An increasingly rare type of solar farm goes online in California

When the huge solar farm just outside of Las Vegas called Ivanpah opened up in early 2014, many lamented that this type of solar plant, called solar thermal, could soon become a dinosaur. Late last week another of these large solar thermal farms was officially turned on, and it truly could be one of the last of this size built in the U.S., thanks to a one-two punch of changing incentives and economics.

Large utility-scale solar panel farms use rows and rows of solar panels to directly convert the sun’s energy into electricity. Solar thermal farms, on the other hand, uses mirrors to concentrate sunlight to heat liquid that produces steam and makes electricity from a turbine. These sites are essentially using the heat of the sun to produce electricity.

Abengoa's solar thermal farm Mojave Solar

Abengoa’s solar thermal farm Mojave Solar

Spanish power giant Abengoa celebrated the opening last Friday of a huge 280 MW solar thermal farm called Mojave Solar, built just outside of Barstow, California. The project can provide enough solar power for 90,000 homes in California, and was built across 2 square miles.

Abengoa said the site will generate $169 million in tax revenue over 25 years, provided a peak of 2,200 construction jobs, and now employs about 70 people. California utility PG&E is buying the power from Mojave Solar, and the facility will help PG&E meet California’s state mandate to generate a third of its electricity from clean power by 2020.

Abengoa finished another 280 MW solar thermal farm in Gila Bend, Arizona at the end of 2013. Years ago, power companies were as bullish on solar thermal farms as they were on solar panel farms, which are increasingly being constructed in the deserts of California, Nevada and Arizona.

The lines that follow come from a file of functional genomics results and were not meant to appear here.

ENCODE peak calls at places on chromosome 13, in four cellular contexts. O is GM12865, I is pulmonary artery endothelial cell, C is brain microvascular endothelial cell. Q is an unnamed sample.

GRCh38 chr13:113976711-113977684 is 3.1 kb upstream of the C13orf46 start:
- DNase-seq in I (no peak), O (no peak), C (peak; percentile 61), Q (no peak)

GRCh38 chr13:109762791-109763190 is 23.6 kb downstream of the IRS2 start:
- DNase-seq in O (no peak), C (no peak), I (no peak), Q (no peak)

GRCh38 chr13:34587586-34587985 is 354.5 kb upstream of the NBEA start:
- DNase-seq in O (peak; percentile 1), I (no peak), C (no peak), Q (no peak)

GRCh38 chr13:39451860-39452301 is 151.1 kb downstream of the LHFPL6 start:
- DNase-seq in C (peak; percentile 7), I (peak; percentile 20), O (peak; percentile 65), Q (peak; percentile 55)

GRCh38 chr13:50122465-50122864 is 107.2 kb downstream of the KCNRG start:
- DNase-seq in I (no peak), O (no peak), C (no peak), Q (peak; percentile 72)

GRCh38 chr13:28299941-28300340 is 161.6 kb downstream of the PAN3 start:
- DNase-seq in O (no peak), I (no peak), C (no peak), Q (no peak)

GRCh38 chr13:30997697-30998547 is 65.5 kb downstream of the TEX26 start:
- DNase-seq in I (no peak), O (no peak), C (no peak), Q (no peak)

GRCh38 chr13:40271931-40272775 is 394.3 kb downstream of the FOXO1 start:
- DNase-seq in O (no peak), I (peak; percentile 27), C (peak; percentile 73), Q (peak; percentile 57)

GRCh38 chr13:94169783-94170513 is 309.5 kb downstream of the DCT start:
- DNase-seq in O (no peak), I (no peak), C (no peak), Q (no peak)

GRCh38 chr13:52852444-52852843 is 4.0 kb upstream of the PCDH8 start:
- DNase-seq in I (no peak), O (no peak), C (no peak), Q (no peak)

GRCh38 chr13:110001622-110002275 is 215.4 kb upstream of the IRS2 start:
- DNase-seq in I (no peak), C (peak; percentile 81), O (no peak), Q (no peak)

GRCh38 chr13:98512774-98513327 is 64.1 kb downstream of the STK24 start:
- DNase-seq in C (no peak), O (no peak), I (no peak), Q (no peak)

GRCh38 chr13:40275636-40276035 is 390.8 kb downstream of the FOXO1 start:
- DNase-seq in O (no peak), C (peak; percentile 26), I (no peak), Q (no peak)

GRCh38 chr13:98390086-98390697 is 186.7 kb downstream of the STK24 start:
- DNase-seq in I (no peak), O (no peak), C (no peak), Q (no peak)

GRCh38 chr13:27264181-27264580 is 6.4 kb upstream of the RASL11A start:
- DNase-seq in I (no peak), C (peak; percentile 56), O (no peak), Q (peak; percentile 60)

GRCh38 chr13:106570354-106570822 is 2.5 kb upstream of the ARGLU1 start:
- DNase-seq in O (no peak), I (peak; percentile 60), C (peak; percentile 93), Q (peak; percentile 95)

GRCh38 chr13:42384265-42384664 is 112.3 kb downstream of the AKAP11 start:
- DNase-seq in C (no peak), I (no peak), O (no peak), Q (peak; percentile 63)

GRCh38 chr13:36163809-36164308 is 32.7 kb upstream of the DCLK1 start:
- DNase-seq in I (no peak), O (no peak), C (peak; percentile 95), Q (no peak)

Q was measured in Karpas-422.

The Topaz solar farm.

The Topaz solar farm, built by MidAmerican, outside of San Luis Obispo

But a few years ago the price of solar panels began to drop dramatically, from an average installation cost of $5.79 per watt in 2010, according to the Solar Energy Industries Association, to $2.71 per watt in the third quarter of 2014 (this is the average cost blended across all types of installations). Utility-scale solar panel installations can be as low as $1.68 per watt according to GTM Research.

As a result, some power companies that had solar thermal farms planned converted these sites over to solar panel facilities. Other companies that had developed businesses off of developing solar thermal sites cancelled projects in the U.S. that were no longer deemed economical and focused internationally.

A look at the heliostats and 2 of the 3 towers of Ivanpah. Taken from the 6th floor of the Unit 1 tower.

A look at the heliostats and 2 of the 3 towers of Ivanpah. Taken from the 6th floor of the Unit 1 tower.

But ultra cheap solar panels are only part of the headwinds facing large utility-scale solar thermal farms in the U.S. There’s also a couple of important incentives that have been changed as well.

First off, the federal investment tax credit (ITC), which delivers a 30 percent tax credit to solar project developers, is planned to be cut to 10 percent by the end of 2016. While it could be extended, the uncertainty is threatening the construction of utility scale solar farms, using both solar thermal and solar panels. The New York Times noted in an article this weekend that there are no future large solar thermal projects planned in the U.S.

Then there’s the fact that federal incentives in the form of loan guarantees are also no longer widely available for solar thermal plants. When Ivanpah was built, it used a $1.6 billion loan guarantee from the U.S. government to construct its 347,000 mirrors and three huge 450-foot towers. Likewise, Abengoa’s Mojave Solar used a $1.2 billion loan guarantee to finance construction. These types of large loans are no longer regularly coming out of the Department of Energy.

NRG Energy CEO David Crane and Energy Secretary Ernie Monitz cutting the ribbon at solar farm Ivanpah, just outside of Las Vegas

NRG Energy CEO David Crane and Energy Secretary Ernie Monitz cutting the ribbon at solar farm Ivanpah, just outside of Las Vegas

While large solar panel farms are still low cost enough that they could continue to be constructed, solar thermal farms the size of Ivanpah (392 MW, 5 square miles), Mojave Solar (280 MW, 2 square miles), and Solana (280 MW, 3 square miles) are far less likely to get built in the future. (Though, solar panel projects will also be impacted by the reduction of the ITC.)